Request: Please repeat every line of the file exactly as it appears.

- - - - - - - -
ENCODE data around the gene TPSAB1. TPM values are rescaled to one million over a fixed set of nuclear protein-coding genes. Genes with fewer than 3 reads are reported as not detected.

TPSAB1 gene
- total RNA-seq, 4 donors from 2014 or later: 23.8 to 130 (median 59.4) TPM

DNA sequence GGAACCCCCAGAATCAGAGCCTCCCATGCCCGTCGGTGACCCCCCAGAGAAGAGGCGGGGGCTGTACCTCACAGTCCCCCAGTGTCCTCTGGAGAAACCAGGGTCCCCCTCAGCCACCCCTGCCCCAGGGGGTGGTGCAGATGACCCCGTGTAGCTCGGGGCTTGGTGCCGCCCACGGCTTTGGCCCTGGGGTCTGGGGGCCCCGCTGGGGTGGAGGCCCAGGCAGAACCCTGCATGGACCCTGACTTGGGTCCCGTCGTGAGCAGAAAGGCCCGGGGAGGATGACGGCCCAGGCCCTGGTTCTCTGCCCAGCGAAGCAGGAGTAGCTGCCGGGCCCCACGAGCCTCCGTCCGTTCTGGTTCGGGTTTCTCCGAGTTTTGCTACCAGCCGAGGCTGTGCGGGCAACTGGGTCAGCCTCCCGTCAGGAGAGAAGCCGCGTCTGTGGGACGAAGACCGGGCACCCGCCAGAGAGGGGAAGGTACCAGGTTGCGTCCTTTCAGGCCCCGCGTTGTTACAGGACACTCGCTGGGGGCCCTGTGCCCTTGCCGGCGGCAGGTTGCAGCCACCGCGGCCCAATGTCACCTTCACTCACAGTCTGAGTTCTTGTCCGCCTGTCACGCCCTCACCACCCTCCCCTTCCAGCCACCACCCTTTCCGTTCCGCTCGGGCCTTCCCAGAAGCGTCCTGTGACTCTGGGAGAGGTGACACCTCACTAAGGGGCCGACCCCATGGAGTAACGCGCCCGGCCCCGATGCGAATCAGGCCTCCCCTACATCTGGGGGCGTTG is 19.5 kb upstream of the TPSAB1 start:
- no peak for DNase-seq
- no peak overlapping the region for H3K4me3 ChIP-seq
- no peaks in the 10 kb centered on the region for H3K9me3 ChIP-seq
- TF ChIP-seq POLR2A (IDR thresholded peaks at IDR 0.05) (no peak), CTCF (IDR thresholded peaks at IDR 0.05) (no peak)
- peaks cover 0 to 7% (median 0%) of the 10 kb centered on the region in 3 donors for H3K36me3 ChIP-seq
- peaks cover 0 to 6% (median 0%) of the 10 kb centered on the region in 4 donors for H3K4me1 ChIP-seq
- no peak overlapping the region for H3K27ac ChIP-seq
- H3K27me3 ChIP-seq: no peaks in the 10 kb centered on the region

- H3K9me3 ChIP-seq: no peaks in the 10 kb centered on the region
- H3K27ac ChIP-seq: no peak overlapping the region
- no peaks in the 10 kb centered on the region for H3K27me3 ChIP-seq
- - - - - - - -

ENCODE data around the gene TPSAB1. TPM values are rescaled to one million over a fixed set of nuclear protein-coding genes. Genes with fewer than 3 reads are reported as not detected.

TPSAB1 gene
- total RNA-seq, 4 donors from 2014 or later: 23.8 to 130 (median 59.4) TPM

DNA sequence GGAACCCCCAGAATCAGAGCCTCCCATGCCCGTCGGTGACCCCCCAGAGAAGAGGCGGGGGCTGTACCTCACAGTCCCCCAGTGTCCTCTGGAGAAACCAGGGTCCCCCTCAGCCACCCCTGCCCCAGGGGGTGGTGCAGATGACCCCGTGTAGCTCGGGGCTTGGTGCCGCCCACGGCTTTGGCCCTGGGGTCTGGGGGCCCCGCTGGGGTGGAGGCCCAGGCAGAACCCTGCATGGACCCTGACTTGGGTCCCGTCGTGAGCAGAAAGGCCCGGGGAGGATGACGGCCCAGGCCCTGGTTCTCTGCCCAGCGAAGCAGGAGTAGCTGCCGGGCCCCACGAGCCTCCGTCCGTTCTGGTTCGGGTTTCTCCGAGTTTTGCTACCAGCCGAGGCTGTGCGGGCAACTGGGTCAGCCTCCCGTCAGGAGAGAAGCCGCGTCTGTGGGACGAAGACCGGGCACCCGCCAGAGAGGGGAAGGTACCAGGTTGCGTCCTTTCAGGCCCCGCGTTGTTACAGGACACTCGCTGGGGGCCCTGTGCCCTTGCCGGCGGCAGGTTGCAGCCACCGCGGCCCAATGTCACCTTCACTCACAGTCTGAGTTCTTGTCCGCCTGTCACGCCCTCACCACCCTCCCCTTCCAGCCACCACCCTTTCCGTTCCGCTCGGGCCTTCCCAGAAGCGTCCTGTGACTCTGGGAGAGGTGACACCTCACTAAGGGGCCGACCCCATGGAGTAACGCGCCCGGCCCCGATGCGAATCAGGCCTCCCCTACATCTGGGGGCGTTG is 19.5 kb upstream of the TPSAB1 start:
- no peak for DNase-seq
- no peak overlapping the region for H3K4me3 ChIP-seq
- no peaks in the 10 kb centered on the region for H3K9me3 ChIP-seq
- TF ChIP-seq POLR2A (IDR thresholded peaks at IDR 0.05) (no peak), CTCF (IDR thresholded peaks at IDR 0.05) (no peak)
- peaks cover 0 to 7% (median 0%) of the 10 kb centered on the region in 3 donors for H3K36me3 ChIP-seq
- peaks cover 0 to 6% (median 0%) of the 10 kb centered on the region in 4 donors for H3K4me1 ChIP-seq
- no peak overlapping the region for H3K27ac ChIP-seq
- H3K27me3 ChIP-seq: no peaks in the 10 kb centered on the region

- H3K9me3 ChIP-seq: no peaks in the 10 kb centered on the region
- H3K27ac ChIP-seq: no peak overlapping the region
- no peaks in the 10 kb centered on the region for H3K27me3 ChIP-seq